The Americans were denied a gold medal for the first time since the 2008 Beijing Olympics, and it took two big stumbles to keep the "Star Spangled Banner" on pause.

One of the slips cost US gymnastics star Simone Biles gold on the balance beam. The other secured Shaunae Miller’s win in the women’s 400 meters over Allyson Felix, the US star who missed out on her fifth Olympic gold medal.

Miller, of the Bahamas, crossed .07 seconds ahead of Felix thanks to a head-first dive that came after a downpour forced a delay in the evening events and sent spectators scurrying for shelter at Olympic Stadium.

Biles lost her status as Rio de Janeiro’s juggernaut after a blunder on the balance beam prevented her from a record-tying fourth gold in gymnastics at these games.

The American’s shutout came on a day the Rio Games were dogged by rain, wind and fire.

In the morning, there was too little wind, then too much, at the sailing regatta on Guanabara Bay, where men’s and women’s medal races were postponed until Tuesday.

In the afternoon, smoke and ash from a wind-whipped wildfire billowed over the field hockey stadium in Deodoro.

Boxing may have to weather another storm of its own after a surprising decision in the men’s heavyweight gold medal fight, where boos cascaded down from the crowd when Evgeny Tischenko, of Russia, was announced as the unanimous winner over Vassiliy Levit, of Kazakhstan, who looked like the winner.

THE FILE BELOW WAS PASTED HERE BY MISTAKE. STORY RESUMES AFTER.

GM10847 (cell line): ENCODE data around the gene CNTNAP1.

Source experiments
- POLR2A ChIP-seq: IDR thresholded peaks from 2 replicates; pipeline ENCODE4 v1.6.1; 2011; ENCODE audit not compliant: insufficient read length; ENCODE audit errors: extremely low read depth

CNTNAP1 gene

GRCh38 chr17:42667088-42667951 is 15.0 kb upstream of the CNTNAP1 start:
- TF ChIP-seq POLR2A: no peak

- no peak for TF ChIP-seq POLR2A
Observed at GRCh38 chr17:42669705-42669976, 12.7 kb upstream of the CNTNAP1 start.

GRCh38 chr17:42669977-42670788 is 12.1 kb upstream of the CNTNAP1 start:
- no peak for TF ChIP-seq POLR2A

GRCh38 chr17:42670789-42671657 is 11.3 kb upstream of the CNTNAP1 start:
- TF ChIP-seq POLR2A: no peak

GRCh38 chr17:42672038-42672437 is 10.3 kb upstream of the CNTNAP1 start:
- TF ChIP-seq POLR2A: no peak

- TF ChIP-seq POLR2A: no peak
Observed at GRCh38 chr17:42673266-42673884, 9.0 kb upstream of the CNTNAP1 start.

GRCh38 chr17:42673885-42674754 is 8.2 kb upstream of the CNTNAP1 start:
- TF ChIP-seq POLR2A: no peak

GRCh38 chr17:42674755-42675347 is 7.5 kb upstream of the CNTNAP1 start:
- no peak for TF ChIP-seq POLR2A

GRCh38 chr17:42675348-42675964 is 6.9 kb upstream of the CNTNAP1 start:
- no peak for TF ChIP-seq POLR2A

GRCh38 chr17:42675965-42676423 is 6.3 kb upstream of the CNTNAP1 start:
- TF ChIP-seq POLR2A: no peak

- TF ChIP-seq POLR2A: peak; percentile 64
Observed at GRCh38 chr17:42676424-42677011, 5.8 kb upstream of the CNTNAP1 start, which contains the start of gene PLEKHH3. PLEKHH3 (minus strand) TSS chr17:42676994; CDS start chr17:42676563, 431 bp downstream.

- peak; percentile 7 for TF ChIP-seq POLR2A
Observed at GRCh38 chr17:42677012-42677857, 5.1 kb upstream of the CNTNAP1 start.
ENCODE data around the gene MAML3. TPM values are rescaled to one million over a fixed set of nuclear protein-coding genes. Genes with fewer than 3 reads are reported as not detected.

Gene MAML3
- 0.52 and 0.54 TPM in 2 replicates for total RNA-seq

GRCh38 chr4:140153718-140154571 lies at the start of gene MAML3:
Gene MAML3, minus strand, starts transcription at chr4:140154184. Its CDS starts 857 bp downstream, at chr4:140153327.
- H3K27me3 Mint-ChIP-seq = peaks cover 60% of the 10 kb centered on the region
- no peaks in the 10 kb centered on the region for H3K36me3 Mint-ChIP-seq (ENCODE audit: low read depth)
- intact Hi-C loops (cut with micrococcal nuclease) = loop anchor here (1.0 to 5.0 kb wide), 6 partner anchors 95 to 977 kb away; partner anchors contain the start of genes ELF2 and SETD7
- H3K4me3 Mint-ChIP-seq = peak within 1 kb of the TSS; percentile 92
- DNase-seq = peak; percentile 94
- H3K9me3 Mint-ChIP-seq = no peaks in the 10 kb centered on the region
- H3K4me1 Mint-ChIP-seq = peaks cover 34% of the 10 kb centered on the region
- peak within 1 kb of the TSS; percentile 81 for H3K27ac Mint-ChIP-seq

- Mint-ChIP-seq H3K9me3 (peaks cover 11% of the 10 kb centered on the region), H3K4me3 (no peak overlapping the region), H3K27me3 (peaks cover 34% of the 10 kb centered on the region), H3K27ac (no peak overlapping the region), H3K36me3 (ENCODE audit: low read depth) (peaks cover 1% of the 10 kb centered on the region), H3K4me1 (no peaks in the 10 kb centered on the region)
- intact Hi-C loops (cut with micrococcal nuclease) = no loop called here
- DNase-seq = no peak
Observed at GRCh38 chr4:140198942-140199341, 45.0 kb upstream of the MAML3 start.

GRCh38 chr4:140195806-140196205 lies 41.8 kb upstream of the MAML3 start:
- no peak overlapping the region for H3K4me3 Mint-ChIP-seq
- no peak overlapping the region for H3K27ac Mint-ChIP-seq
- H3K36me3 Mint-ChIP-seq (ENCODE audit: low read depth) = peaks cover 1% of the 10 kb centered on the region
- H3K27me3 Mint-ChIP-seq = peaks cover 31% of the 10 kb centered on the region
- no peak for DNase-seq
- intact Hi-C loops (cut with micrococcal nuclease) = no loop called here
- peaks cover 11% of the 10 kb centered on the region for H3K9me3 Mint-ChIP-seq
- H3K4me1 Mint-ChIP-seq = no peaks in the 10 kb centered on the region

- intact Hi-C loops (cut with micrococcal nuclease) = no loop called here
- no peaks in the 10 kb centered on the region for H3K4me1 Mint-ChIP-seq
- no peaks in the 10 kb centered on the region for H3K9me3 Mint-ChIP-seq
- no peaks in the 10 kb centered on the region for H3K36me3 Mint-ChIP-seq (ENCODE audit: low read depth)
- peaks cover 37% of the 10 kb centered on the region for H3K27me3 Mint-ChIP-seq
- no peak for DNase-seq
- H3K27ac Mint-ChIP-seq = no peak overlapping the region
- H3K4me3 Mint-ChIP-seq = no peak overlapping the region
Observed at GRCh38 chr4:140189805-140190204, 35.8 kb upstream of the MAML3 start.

Biles’ blunder allowed Sanne Wevers of the Netherlands to take the gold medal and Laurie Hernandez of the US to slip past Biles for the silver. It also ended Biles’ bid to become the first female gymnast to win five golds in a single Olympics.

Already a three-time gold medallist (all-around, team and vault) when she walked onto the floor on Monday, Biles was a favorite on beam as the reigning world champion.

She topped qualifying last week and had just completed the most difficult part of her routine — a tumbling pass that stretches the length of the 4-inch wide slab of wood — when she missed the landing following her punch front flip.

A fresh round of troubles tormented South America’s first Olympics on Monday: The German Olympic team said canoe slalom coach Stefan Henze died from injuries sustained in a car crash last week.